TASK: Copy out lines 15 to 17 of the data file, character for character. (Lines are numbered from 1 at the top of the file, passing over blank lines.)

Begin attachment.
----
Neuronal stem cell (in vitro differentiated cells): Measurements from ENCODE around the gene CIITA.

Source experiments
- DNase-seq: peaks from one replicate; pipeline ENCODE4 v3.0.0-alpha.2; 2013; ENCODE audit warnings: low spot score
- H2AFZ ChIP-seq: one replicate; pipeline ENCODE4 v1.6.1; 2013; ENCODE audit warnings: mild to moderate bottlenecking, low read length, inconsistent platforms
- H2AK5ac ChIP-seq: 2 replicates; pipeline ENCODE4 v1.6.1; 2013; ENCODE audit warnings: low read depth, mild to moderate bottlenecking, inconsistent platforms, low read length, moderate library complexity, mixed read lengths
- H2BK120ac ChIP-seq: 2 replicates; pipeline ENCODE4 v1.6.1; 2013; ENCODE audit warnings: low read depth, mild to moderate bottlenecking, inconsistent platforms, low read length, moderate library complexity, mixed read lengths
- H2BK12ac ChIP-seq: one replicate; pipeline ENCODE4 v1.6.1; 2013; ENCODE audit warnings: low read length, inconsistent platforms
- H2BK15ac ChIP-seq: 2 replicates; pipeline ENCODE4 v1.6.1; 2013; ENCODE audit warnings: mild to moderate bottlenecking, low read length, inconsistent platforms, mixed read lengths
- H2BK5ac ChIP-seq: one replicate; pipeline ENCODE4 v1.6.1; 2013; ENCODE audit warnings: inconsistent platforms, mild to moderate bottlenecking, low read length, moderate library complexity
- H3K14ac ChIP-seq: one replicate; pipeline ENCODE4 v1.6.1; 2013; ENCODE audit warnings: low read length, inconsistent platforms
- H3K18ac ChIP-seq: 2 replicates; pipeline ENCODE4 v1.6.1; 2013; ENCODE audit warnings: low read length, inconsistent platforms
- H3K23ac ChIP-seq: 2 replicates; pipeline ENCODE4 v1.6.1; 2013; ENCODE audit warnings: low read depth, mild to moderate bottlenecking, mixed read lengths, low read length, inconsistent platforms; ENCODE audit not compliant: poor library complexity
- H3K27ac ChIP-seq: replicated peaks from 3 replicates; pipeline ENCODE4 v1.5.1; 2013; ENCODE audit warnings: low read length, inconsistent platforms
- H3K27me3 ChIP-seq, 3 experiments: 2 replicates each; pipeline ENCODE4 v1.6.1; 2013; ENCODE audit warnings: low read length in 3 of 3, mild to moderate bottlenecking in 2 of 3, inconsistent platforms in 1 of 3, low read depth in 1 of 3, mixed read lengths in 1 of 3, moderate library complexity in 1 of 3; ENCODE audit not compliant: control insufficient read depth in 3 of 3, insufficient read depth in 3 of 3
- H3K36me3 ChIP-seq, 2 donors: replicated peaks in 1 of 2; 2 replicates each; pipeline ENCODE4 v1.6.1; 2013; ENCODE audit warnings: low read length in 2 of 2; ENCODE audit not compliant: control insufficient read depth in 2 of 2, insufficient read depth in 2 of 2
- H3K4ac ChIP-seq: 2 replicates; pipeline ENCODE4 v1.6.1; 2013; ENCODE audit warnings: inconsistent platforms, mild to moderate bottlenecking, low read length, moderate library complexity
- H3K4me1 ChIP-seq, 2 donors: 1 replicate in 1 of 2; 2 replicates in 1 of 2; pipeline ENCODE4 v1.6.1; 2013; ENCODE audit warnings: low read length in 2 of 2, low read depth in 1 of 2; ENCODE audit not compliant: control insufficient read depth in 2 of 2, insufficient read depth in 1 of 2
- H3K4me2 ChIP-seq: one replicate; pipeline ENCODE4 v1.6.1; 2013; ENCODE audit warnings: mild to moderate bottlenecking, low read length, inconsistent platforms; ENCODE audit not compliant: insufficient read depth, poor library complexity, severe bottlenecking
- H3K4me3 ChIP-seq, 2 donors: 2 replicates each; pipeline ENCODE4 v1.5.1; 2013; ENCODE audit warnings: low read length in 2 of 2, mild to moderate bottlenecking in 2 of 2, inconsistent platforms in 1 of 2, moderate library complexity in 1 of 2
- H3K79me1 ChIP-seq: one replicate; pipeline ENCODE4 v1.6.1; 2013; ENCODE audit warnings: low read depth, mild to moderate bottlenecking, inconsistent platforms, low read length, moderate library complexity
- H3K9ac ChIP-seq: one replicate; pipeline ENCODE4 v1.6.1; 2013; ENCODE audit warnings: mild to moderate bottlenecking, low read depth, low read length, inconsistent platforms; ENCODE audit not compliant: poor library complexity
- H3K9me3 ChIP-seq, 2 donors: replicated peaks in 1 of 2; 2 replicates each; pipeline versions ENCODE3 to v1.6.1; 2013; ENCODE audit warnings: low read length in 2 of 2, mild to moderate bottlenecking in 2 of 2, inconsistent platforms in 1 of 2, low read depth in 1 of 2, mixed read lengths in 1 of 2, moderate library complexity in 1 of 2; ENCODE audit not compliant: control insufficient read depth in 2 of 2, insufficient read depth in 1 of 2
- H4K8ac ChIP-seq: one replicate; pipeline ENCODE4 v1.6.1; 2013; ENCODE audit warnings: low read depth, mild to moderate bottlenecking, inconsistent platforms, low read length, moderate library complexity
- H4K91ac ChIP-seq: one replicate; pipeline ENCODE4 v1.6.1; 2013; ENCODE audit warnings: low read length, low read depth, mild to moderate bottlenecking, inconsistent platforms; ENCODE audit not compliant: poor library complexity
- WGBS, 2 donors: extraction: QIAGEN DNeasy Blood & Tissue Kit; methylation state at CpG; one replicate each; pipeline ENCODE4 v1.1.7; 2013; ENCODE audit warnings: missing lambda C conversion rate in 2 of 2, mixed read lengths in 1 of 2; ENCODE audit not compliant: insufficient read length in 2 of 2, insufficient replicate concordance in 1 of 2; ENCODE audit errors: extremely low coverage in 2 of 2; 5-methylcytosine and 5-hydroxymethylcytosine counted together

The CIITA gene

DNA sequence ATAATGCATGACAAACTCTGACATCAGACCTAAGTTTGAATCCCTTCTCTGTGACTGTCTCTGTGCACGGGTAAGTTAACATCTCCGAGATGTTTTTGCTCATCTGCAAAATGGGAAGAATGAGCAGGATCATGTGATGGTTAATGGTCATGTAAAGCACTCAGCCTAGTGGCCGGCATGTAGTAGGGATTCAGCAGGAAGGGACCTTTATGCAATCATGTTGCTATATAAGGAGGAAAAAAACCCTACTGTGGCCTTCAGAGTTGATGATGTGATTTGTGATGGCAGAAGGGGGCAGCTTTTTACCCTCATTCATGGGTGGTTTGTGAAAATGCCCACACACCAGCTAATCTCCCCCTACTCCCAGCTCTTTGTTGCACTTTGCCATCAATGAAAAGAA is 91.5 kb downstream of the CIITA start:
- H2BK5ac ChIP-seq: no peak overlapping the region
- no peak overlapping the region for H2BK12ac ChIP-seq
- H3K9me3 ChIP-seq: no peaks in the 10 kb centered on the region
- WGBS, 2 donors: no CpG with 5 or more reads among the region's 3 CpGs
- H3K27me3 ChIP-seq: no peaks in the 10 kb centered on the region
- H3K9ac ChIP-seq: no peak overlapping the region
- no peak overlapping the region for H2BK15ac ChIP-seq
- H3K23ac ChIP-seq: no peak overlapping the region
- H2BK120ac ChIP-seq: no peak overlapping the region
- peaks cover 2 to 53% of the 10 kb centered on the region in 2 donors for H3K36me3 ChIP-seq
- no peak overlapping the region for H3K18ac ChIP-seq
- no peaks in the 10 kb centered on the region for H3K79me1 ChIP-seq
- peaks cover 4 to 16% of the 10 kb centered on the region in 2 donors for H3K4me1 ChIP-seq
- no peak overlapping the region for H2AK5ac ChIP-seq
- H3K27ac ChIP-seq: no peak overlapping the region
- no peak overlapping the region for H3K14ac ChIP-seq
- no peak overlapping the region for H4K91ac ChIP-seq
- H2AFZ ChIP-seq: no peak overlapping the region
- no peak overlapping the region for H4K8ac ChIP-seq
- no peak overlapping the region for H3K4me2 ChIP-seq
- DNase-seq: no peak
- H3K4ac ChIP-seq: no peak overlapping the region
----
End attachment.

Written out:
- H3K36me3 ChIP-seq, 2 donors: replicated peaks in 1 of 2; 2 replicates each; pipeline ENCODE4 v1.6.1; 2013; ENCODE audit warnings: low read length in 2 of 2; ENCODE audit not compliant: control insufficient read depth in 2 of 2, insufficient read depth in 2 of 2
- H3K4ac ChIP-seq: 2 replicates; pipeline ENCODE4 v1.6.1; 2013; ENCODE audit warnings: inconsistent platforms, mild to moderate bottlenecking, low read length, moderate library complexity
- H3K4me1 ChIP-seq, 2 donors: 1 replicate in 1 of 2; 2 replicates in 1 of 2; pipeline ENCODE4 v1.6.1; 2013; ENCODE audit warnings: low read length in 2 of 2, low read depth in 1 of 2; ENCODE audit not compliant: control insufficient read depth in 2 of 2, insufficient read depth in 1 of 2